Winter Hours – Christmas Trees!

 Winter Hours 10-6 Daily! Christmas trees are here!

Balsams and Fraser Firs!

Balsam Fir christmas tree winter hours
Balsam Fir

We are happy to announce the Plymouth Store is open for the winter season!

Shiny Santas christmas tree winter hours

With an array of Winter greenery to delight the senses, we welcome you to come in and browse while you experience the sights and scents of the season. Mike has fired up the  wood stove, Margaret and Gretchen have made the shop cozy and comfortable. Sample a cookie or a cocoa  as you  wander the shop…

Tree and Ornaments christmas tree winter hours
Beautifully decorated tree…

Fantastic Fraser Firs and Beautiful Balsams decorate the lot,  all kinds of wreaths and evergreen finery abound! We’ve got boxwood, magnolia and winter berry to adorn your spaces. In the shop you’ll find gobs of gifts and shiny ornaments to delight the kid in all of us.

Polar Bear christmas tree winter hours
Polar Bear

Stop by, have a chat and a treat and celebrate the season with us!



Goo-Goo for Gaura! SuperSecretSale!


Goo-Goo for Gaura! SuperSecretSale!

Saturday June 13 – Thursday June 18, 2015
Gaura aka Whirling Butterflies is a wonderous plant that looks like hundreds of little butterflies in the breeze! As a butterfly, bee and bird attractor, Gaura really shines. Gaura is a moderate perennial. In the right conditions it may come back the next year, we’ve been know to get a couple years from them!


Gaura will bloom all season, add height and texture to a rock garden, mixed border or container. Gaura will also provide free flowing whimsy and a fluttery, flowery, fluffy effect to your space!
Gaura will grow 2-3 ft high AND wide. It loves the sun, is heat and drought tolerant and would love to live in your yard…


Gaura, 6″ pots, $6.99 each on sale at all three locations in Plymouth, Carver and Pembroke, from Saturday June 13 – Thursday June 18, 2015. Stop in and check ’em out!

Calibrachoa – BOGO!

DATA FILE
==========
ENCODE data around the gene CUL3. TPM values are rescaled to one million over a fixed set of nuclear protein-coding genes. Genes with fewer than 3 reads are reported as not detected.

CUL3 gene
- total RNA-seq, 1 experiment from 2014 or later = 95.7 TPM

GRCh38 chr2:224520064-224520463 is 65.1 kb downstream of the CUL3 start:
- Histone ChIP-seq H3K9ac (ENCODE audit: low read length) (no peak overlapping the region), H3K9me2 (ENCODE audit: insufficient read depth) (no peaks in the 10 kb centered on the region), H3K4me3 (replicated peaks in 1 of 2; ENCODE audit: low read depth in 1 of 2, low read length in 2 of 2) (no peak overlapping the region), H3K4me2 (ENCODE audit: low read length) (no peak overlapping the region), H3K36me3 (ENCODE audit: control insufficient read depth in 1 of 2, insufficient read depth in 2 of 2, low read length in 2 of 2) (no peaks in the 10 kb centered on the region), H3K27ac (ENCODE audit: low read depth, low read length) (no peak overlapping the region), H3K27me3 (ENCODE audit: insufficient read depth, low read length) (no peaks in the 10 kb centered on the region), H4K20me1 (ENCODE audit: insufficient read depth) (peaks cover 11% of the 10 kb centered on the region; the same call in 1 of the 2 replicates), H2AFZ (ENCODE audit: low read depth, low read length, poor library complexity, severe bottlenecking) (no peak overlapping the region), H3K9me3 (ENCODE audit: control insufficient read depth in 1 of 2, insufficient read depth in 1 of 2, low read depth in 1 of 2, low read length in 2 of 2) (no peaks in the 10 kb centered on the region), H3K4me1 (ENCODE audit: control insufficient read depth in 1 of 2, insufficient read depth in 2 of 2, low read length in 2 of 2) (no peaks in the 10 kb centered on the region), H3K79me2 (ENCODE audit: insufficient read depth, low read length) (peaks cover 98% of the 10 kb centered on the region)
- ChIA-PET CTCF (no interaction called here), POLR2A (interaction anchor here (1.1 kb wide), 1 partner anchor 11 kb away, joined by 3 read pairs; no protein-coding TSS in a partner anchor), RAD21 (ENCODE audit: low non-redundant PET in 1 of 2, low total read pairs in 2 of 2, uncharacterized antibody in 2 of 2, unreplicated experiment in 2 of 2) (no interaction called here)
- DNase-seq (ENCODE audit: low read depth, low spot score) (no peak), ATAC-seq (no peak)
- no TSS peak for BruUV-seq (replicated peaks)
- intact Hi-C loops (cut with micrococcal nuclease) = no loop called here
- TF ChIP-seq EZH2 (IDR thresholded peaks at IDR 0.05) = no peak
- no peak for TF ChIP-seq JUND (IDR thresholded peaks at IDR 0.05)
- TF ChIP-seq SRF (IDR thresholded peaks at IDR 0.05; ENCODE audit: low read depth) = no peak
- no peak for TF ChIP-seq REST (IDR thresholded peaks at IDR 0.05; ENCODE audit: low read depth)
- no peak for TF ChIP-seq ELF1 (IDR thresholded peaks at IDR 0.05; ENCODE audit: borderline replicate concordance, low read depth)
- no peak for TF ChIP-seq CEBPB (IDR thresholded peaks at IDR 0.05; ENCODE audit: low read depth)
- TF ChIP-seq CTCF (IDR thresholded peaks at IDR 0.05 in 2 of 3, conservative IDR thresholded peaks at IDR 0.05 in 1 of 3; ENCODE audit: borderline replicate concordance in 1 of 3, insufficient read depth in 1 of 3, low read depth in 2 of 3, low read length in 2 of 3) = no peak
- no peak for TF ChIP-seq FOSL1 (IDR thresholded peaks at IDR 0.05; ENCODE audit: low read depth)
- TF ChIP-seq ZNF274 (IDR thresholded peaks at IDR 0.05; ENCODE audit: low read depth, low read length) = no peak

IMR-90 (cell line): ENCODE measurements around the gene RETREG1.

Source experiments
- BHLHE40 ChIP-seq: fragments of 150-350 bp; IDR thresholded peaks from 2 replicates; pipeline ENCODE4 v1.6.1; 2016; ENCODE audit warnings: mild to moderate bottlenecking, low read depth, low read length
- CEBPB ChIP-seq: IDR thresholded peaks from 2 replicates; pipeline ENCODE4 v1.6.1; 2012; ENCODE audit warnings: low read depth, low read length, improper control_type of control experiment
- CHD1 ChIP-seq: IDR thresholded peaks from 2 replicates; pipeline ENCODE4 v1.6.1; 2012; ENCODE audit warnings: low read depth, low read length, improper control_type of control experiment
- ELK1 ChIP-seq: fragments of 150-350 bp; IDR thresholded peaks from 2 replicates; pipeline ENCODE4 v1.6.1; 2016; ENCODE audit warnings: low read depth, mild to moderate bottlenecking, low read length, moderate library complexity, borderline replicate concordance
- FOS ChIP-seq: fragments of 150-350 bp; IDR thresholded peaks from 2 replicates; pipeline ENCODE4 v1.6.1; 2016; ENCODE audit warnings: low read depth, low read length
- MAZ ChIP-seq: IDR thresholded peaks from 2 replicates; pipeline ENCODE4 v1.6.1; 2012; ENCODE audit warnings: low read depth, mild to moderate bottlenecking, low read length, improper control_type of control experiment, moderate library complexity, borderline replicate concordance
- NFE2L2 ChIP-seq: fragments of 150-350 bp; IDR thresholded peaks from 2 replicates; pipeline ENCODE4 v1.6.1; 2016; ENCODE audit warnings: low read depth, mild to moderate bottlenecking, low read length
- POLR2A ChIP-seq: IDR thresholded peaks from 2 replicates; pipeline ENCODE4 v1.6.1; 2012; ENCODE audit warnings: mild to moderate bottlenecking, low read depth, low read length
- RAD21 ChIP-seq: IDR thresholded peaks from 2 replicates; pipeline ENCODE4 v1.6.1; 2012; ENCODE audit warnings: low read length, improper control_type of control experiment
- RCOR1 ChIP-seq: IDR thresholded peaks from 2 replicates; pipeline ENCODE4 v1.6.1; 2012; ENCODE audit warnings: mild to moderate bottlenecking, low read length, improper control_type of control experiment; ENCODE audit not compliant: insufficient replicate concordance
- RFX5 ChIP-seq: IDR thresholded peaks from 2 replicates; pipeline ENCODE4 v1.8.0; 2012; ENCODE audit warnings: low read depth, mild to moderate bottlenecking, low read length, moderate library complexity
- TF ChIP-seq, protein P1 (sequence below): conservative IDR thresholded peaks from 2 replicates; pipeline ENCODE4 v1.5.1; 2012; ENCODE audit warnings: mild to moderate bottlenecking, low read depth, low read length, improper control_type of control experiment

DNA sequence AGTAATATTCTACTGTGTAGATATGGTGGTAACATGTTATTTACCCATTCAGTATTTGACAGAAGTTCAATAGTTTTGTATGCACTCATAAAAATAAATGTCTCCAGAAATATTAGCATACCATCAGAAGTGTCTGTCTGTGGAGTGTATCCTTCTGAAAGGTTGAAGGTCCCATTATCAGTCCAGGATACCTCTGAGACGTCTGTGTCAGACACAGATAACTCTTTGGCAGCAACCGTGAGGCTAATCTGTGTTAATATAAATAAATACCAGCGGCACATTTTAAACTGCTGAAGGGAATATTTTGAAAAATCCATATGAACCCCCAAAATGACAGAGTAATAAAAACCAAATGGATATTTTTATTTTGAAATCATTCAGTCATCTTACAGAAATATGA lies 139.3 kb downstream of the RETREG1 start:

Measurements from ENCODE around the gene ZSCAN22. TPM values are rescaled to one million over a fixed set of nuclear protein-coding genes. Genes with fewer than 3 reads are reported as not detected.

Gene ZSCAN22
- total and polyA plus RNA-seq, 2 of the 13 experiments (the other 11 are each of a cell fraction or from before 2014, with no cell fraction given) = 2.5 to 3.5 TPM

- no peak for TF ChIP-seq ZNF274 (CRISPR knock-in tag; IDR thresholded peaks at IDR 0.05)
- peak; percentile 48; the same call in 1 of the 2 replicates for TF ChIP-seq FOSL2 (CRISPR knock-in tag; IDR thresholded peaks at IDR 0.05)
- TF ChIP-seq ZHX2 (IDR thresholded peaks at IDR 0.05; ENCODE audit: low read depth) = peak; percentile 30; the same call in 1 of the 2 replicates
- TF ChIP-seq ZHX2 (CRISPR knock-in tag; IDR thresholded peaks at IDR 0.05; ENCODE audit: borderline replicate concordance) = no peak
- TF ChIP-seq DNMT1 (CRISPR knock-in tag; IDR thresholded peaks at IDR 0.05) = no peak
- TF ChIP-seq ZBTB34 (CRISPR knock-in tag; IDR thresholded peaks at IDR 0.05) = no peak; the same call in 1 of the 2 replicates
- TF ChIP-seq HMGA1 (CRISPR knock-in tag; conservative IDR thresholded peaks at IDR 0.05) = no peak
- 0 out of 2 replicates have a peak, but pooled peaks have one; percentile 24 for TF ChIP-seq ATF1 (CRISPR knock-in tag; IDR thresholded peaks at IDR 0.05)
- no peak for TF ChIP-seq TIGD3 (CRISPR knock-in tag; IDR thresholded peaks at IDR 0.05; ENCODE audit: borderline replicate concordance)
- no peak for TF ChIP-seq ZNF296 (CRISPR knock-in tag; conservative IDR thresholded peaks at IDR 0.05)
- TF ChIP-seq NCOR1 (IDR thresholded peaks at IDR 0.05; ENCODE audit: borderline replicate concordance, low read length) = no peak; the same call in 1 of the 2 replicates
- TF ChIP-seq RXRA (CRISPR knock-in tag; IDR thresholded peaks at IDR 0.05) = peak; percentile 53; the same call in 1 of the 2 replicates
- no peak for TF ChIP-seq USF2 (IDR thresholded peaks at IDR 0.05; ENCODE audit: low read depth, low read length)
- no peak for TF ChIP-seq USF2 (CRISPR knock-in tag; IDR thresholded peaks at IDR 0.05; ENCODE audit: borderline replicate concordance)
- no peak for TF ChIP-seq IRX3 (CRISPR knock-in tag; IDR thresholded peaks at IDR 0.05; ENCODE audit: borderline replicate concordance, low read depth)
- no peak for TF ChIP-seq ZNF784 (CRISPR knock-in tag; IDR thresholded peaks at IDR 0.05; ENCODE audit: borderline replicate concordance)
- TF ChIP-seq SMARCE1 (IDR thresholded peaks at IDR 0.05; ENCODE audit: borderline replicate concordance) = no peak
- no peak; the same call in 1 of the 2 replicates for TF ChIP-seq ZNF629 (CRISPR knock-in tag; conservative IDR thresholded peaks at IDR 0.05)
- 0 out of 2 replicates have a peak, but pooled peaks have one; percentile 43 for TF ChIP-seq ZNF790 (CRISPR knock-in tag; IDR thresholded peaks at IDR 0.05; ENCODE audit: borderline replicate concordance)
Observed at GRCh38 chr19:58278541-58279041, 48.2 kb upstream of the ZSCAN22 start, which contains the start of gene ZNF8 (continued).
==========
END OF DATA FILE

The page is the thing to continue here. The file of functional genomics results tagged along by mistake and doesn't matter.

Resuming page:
Calibrachoa Crazy! Buy One get One Free 5″ containers!
Friday June 5 – Thursday June 11, 2015
Lovely double petunia like flowers put on a fabulous show! This plant offers a trailing, cascading habit that can trail for nearly two feet. Calibrachoa is a fabulous choice for hanging baskets and containers. It is very low maintanence with little deadheading required. Cali’s come in a bunch o’ colors and we have ’em on sale this week! Buy One get One Free 5″ containers.
Sale runs from Friday June 5 – Thursday June 11, 2015!
Here’s Mike to tell you more about crazy Cali’s!
Stop in and check ’em out!

Plant Something Massachusetts! BOGO SALE!

plant something
Plant Something!

Today is Plant Something Day here in Massachusetts! And a sweet BOGO Sale at Crystal Lake

It’s Plant Something Day and I’m taking  Mike’s advice and putting in a few Osteospernums in my front gardens.  He’s offered us a great sale, Buy ONE, Get ONE Free. The sale runs from today, Friday May 15 through Friday May 22, 2015.  I’ve chosen a couple dark purples and the Voltage yellow to compliment the perennials already in my gardens.  Annuals add nice color to perennial gardens , but the Osteospernum adds a definitive WOW factor! Vivid colors, splendid textures and prolific flowers make the Osteo a fine addition to any landscape.

Echinacea – Coneflower

Next week, while I’m on vacation, I’m going to add to all my gardens. I want to add plants that attract butterflies. It delights me to see the fluttering of delicate wings descend on my yard. I’m considering asters, black-eyed Susan, Liatris (gayfeather), Asclepias tuberosa (butterfly weed), Coreopsis (tickseed), and Echinacea (purple coneflower) to attract the butterflies to the garden. Butterflies especially like these plants because they find it easy to extract their sweet nectar. Yeah, butterflies today don’t like to work as hard as their ancestors did.

Plant Something Massachusetts is a joint program of the Massachusetts Flower Growers Association (MFGA) and the Massachusetts Nursery and Landscape Association (MNLA). Plant Something MA seeks to get more people to enjoy gardening and support their local, independent nurseries, garden centers, landscapers and growers.
 Nancy lives in Carver and works with  Mike and Margaret in the shops and greenhouses. She looks after the webpage and social media and does a bit of photography.Nancy&Chuck

APP ONLY SALE! Regal Geranium

App only sale! Buy One get One Free!

Pelargonium  Regal Geraniums

Pelargonium Regal Geranium Martha Washington Geranium
Grandma’s favorite, what’s old is new!

Pelargonium – Regal Geranium